Global Commodity Chains and Labor Relations


Volume Editors: and
Due to the increasing linkage of global production sites, the concept of commodity chains has become indispensable for the investigation of production at a global scale. Although work is the basis of production in every involved location, it is often being neglected as a research subject without taking interest in the workers, the work processes and the working conditions. This edited volume provides a collection of historical and contemporary commodity chain studies by placing labor at the centre of analysis. A global historical perspective demonstrates that splitting production processes to different, hierarchically connected locations are by no means new phenomena. The book is thus an important and valuable contribution to commodity chain research, but also to the fields of social-economic and global labour history.

Contributors are: András Pinkasz, Andrea Komlosy, Christin Bernhold, Ernst Langthaler, Franziska Ollendorf, Goran Musić, Jan Grumiller, Johanna Sittel, Jörg Nowak, Karin Fischer, Klemens Kaps, Miroslav Lacko, Santosh Hasnu, Stefan Schmalz, Tamás Gerőcs, Tibor T. Meszmann, and Uwe Spiekermann.

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Andrea Komlosy, Ph.D. (1984), University of Vienna, is a professor at the Department for Economic and Social History, University of Vienna, where she is one of the Global History and Global Studies program coordinators. She has published widely on work and labor, migration, borders and uneven development.

Goran Musić, Ph.D. (2016), European University Institute, is a postdoctoral associated researcher at the Centre for Southeast European Studies, University of Graz. His fields of interest include global labor history, the comparative history of workers under state socialism, and the everyday history of socialist Yugoslavia.
List of Maps, Figures and Tables
Notes on Contributors

1 Chains of Labor
Connecting Global Labor History and the Commodity Chain Paradigm
  Andrea Komlosy and Goran Musić

Theorizing Commodity Chains, Labor Relations and Upgrading

2 Cycles of Global Expansion and Contraction
Global Commodity Chains and Labor Relations in Textiles and Garments from 17th to 21st Century
  Andrea Komlosy

3 Soy Expansions
China, the USA and Brazil in Comparison
  Ernst Langthaler

4 Who’s Upgrading? Class Differentiation and Labor Relations in Argentinian Agribusiness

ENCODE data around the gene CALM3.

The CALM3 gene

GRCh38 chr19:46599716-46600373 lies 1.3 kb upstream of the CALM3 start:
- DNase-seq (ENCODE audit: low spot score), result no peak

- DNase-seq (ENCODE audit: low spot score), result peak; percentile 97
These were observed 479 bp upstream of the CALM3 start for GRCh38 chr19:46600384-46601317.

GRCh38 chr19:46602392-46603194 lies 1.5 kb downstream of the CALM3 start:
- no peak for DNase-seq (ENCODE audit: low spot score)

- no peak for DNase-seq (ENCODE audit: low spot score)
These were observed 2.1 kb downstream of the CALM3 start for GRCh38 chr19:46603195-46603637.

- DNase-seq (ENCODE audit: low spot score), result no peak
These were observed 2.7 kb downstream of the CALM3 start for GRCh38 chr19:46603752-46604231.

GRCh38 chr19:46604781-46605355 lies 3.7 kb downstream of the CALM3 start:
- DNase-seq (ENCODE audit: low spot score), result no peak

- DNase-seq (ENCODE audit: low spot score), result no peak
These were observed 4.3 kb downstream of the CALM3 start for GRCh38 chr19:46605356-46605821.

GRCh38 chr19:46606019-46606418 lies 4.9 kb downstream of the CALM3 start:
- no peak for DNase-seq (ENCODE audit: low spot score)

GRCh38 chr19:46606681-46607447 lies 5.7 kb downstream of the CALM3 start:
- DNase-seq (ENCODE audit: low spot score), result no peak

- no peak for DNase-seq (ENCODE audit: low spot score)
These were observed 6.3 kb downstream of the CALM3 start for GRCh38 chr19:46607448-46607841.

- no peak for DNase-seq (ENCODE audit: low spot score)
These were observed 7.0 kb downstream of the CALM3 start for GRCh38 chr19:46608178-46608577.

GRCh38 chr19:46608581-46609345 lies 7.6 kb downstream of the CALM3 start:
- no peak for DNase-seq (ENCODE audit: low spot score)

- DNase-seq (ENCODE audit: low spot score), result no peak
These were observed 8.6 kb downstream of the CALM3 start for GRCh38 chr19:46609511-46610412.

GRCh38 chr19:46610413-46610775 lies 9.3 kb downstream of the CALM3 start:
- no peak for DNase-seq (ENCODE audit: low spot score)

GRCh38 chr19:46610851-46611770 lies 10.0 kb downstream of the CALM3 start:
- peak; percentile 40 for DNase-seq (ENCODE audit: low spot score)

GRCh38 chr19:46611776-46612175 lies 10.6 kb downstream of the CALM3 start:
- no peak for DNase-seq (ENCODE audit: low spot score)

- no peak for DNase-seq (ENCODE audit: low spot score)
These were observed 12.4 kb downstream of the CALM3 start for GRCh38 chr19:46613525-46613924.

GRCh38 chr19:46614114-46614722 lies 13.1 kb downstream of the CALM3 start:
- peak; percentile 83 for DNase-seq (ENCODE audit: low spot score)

Christin Bernhold

Commodity Chains and Proto-industrialization in Early Modern Central Europe

5 Grain, Flour, Beer, and Liquor
Commodity Chains, Labor Relations and Economic Development in Habsburg Galicia, 1772–1918
  Klemens Kaps

6 Global Commodity Chains and Labor Relations in the Distribution of Central European Copper in the Eighteenth Century
  Miroslav Lacko

Commodity Chains in (Post-)Colonial Settings>/i>

7 Labor as a Bottleneck
Entangled Commodity Chains of Sugar in Hawaii and California in the Late Nineteenth Century
  Uwe Spiekermann

8 Coolie Labor, Tea Planters and Transport in Colonial India
  Santosh Hasnu

9 Analyzing Structural Change and Labor Relations in Global Commodity Chains
The Ethiopian Leather Industry
  Jan Grumiller

Production Chains in (Post-)Socialist Eastern Europe

10 Outward Processing Production and the Yugoslav Self-Managed Textile Industry in the 1980s
  Goran Musić

11 Uneven Development in the European Automotive Industry
Labor Fragmentation and Value- Added Production in the Hungarian Semi-Periphery
  Tamás Gerőcs, Tibor T. Meszmann and András Pinkasz

Trade Union Networks, ngo campaigns, Workers’ Agency

12 Transnational Solidarity Networks between Workers and Global Production Networks
  Jörg Nowak

13 Corporate Social Responsibility in the Global Cocoa Chocolate Chain
Insights from sustainability certification in Ghana’s Cocoa Communities
  Franziska Ollendorf

14 On the (Re)Production of Informal Work in Argentina’s Auto Industry
  Stefan Schmalz and Johanna Sittel


15 Global Labor and Labor Studies – Breaking the Chains
  Karin Fischer

 Index of Places, Persons, Companies and Institutions

This book is of interest to graduate, post-graduate students, and established scholars from the disciplines of history, development studies, sociology and anthropology interested in the history of capitalism, global commodity chains, uneven development and labor.
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